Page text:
Is TV ROTTING OUR MINDS? Marshall McLuhan famously said “The medium is the message,” by which he meant that when we receive information, its effect on us is determined as much by the form of that information as by the actual content.
Neil Postman, in his 1985 book Amusing Ourselves to Death: Public Discourse in the Age of Show Business, ran with this idea, arguing that TV has conditioned us to expect that everything must be entertaining, and that this has had a disastrous effect on news, politics, education, and thinking in general.
This was originally intended to be a Pretty Much Pop episode, with Seth Paskin joining Mark and Brian while Erica was working on her cabaret. The book was rich enough that we decided to mine it for a full Partially Examined Life Philosophy Podcast episode, which means there’s a lot more name-dropping about philosophers like Plato, who argued in the Phaedrus against writing, which he said amounts to off-loading thought to this inert thing, when it should be lively in our minds and our direct conversations.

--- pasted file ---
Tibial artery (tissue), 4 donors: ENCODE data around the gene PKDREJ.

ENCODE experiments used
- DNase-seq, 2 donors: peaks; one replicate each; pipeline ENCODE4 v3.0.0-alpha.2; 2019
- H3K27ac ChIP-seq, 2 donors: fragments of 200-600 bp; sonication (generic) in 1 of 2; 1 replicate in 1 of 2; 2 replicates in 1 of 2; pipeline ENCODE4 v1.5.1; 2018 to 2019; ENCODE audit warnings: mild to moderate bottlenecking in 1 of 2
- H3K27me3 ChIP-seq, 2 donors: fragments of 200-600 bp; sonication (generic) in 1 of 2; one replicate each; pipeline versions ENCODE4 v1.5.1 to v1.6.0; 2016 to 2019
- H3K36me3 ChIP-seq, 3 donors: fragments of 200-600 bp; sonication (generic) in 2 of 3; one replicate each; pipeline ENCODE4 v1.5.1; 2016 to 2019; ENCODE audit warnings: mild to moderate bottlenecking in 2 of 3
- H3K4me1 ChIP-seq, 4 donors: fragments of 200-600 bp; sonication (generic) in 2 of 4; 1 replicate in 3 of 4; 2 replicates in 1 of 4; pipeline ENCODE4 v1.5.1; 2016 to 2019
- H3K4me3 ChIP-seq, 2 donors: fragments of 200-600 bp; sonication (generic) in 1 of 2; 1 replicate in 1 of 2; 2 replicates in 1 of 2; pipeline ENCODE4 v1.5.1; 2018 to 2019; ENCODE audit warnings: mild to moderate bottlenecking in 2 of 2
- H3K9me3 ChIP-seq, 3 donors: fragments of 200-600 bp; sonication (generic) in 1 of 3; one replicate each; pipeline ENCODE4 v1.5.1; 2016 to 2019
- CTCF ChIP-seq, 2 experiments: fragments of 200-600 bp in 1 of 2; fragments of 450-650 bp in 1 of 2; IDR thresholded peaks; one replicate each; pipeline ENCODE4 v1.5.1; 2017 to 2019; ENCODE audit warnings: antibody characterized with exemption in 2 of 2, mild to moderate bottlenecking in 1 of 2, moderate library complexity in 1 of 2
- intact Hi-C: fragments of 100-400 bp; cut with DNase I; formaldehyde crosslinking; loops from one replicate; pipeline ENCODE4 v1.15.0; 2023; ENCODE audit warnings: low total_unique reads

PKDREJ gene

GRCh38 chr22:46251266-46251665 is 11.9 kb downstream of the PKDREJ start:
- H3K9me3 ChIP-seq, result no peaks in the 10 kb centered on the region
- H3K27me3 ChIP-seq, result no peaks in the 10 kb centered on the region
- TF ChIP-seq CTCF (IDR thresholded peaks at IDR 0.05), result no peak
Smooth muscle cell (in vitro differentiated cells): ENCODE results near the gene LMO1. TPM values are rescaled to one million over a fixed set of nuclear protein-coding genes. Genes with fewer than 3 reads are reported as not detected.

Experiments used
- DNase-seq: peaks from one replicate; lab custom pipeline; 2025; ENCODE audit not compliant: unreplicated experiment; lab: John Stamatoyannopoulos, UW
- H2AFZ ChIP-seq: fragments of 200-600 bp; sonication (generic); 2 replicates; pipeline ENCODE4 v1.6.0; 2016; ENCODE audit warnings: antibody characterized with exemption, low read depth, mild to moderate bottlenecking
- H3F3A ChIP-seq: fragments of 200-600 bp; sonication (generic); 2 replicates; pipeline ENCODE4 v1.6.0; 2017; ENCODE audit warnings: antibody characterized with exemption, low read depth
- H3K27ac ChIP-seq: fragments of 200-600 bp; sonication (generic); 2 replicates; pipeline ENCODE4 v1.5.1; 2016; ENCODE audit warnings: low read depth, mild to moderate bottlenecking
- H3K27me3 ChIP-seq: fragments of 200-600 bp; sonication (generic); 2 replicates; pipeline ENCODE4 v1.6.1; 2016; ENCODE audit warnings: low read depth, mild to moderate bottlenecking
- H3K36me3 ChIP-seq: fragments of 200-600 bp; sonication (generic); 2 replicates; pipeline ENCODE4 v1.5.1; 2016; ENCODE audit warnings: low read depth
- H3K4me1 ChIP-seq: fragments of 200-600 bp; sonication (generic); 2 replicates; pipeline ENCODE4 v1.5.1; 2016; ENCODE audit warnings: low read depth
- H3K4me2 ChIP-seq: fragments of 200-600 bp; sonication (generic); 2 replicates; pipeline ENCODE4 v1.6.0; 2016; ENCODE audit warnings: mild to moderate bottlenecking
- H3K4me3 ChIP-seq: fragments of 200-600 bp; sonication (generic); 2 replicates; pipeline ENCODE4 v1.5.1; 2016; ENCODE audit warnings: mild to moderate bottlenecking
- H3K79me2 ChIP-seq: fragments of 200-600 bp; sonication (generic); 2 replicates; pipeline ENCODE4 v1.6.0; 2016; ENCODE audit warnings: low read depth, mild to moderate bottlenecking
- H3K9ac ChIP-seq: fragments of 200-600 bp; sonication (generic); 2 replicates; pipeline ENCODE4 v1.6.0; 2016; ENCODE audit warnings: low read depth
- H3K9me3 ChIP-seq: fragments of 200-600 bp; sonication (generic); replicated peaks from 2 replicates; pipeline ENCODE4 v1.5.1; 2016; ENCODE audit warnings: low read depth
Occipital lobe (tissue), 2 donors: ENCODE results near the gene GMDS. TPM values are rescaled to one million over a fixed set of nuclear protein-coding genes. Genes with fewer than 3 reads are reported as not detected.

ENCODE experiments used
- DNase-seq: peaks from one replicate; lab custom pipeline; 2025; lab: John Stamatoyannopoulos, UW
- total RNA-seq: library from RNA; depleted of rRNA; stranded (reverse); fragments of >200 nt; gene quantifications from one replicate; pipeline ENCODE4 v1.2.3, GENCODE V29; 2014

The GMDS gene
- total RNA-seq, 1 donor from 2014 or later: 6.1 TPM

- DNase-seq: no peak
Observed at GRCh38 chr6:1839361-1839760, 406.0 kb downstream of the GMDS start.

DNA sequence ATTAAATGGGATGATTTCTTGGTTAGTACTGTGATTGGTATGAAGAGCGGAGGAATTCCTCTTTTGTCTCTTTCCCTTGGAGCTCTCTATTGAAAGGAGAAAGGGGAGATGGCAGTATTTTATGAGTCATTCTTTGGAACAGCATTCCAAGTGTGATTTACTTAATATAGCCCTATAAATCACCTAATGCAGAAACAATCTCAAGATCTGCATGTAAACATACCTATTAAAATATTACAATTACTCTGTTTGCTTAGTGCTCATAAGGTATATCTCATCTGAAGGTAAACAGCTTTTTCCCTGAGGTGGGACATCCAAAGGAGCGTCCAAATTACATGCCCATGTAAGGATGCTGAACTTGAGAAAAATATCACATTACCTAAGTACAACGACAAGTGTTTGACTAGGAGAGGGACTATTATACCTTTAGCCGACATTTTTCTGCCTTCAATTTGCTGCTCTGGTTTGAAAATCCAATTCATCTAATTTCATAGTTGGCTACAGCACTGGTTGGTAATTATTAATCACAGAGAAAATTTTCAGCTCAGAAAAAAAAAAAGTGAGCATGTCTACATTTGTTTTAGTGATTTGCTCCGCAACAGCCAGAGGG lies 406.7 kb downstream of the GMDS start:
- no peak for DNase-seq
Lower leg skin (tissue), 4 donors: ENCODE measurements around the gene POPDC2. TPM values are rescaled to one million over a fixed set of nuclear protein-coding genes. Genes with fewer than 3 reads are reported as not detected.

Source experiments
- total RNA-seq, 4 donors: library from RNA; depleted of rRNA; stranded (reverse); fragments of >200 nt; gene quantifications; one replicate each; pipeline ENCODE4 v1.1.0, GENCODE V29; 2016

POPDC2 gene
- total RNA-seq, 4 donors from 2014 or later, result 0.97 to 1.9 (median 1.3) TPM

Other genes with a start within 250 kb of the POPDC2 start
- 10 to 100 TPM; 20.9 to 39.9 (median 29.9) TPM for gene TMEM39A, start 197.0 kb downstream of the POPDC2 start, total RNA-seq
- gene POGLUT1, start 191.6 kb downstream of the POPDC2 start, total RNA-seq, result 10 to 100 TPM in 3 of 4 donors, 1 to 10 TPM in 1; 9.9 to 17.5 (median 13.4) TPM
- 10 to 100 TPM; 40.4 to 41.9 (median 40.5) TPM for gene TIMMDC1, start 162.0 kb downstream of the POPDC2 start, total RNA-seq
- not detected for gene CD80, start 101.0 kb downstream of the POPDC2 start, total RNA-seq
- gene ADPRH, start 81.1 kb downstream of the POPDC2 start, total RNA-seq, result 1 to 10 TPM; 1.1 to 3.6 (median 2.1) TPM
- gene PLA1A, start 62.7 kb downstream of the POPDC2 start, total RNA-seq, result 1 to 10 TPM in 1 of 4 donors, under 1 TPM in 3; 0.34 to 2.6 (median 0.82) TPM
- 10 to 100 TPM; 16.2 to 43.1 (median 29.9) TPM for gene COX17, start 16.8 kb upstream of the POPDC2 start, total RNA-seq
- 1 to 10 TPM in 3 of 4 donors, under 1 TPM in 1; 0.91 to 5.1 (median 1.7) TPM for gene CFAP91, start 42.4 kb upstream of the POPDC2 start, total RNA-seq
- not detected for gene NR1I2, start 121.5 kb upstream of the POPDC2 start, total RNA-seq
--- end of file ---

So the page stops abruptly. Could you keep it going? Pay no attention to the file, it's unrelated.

However, this should still be interesting to PMP listeners (particularly because you’re getting this without ads), and of course we spend a good amount of time thinking about how Postman’s complaints apply to the Internet Age, and in fact also looked at a widely read article from The Atlantic written by Nicholas Carr in 2008 called “Is Google Making Us Stupid.”
For a longer essay about this book, you can look at my post at partiallyexaminedlife.com.
All PMP episodes include bonus discussion you can access by supporting the podcast at patreon.com/prettymuchpop, and this is no exception: We continued talking about this book for another hour, and while that Part Two is only available for Partially Examined Life supporters at the $5 level, Pretty Much Pop supporters can get it by supporting us at any level. Listen to a preview.
This podcast is curated by openculture.com, which just means that they let us put up posts there publicizing it.